6. #6
    jrm
    jrm is offline
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    Im using

    a 28c panaracer tserv in back and a 30/32 WTB allterrainasursus up front. Fun set up..

  7. #7
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    I like Continental Gatorskins, and they're readily available in 28mm.

  8. #8
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    Pasela 32s. I'm on my 3rd set. I have yet to get a flat.

    They roll pretty well, they're not too heavy, they wear like iron and they cost $22 bucks a piece. Possibly the only bargain in the world of tires.

  9. #9
    Riding towards Delmarva.
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    (greetings from Slowtwitch)

    I like 32mm Continental Touring Plus Reflex tires on my SOMA cross bike, available at www.biketiresdirect.com
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    "Anyone can ride fast downhill."
    me

  10. #10
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    Really like my Conti Sport Contact tires on my cross commuter. Roll really well, look cool, and have nice puncture protection.

  11. #11
    Go Blue
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    I have used the Continental GP 4 Season tire and its predecessors for years with no complaints. I have 25s on my commuter, which is a cross bike. But then also come in 28s.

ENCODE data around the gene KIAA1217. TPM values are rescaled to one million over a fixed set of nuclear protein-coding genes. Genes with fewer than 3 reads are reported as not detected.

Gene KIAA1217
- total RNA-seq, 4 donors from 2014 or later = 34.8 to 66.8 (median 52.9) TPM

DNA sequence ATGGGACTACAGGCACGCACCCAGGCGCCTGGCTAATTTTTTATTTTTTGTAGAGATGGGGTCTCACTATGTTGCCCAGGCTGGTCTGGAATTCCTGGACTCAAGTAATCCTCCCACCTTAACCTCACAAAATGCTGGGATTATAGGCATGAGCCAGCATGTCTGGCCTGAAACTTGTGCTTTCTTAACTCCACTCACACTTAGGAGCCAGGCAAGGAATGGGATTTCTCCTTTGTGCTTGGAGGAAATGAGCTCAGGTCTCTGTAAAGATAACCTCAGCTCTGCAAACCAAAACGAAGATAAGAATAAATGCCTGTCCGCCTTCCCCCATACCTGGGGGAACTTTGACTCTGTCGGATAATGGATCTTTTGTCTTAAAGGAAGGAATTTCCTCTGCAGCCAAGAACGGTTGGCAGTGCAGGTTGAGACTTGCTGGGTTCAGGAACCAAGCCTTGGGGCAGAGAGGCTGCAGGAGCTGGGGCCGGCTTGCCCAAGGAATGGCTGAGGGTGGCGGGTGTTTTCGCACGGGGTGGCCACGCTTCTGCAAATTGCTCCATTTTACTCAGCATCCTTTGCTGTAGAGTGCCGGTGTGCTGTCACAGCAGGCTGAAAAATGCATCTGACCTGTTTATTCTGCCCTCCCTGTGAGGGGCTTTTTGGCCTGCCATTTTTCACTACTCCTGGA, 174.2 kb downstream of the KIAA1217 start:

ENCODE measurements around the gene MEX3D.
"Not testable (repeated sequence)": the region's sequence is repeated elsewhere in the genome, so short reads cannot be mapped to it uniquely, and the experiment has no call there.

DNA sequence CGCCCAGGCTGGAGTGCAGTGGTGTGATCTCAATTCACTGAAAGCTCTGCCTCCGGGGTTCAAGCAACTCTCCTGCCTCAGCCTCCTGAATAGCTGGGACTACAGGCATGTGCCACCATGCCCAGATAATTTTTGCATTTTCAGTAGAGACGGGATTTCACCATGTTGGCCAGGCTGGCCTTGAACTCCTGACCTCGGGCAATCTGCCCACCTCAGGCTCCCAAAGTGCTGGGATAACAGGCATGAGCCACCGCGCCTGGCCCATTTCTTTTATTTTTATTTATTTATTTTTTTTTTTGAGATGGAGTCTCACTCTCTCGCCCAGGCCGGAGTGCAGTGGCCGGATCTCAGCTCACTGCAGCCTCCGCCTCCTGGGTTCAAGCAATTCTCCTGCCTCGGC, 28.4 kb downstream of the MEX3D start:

I try to be perfectly civil, until someone really pisses me off.

  12. #12
    What'd I do?
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    The best you'll do here is to find out what everyone else is using. I use 25c Maxxis ReFuse. I've only been using them for a day, though, so that's not worth much. I used Paselas/T-Servs for a long time because of their toughness. As far as comfort, if that's the most important thing, get at least a 28, and figure out what the lowest safe pressure is. I run the 28c T-Servs at about 90 pounds. I'll run 32s as low as 80. With the stock wheels, you won't get much more. If you want a dedicated commuter wheel/tire setup that's fast, not too heavy and comfortable, I recommend an Open Pro rim, or similar profile rim, with butted spokes, covered with a nice 25c "training" tire. Whole setup would be less than $500, and could probably be found cheaper.

    Edit to add: The tread on the Paselas and T-Servs is really tough, but the sidewalls are relatively fragile, especially on the 25's and 28's.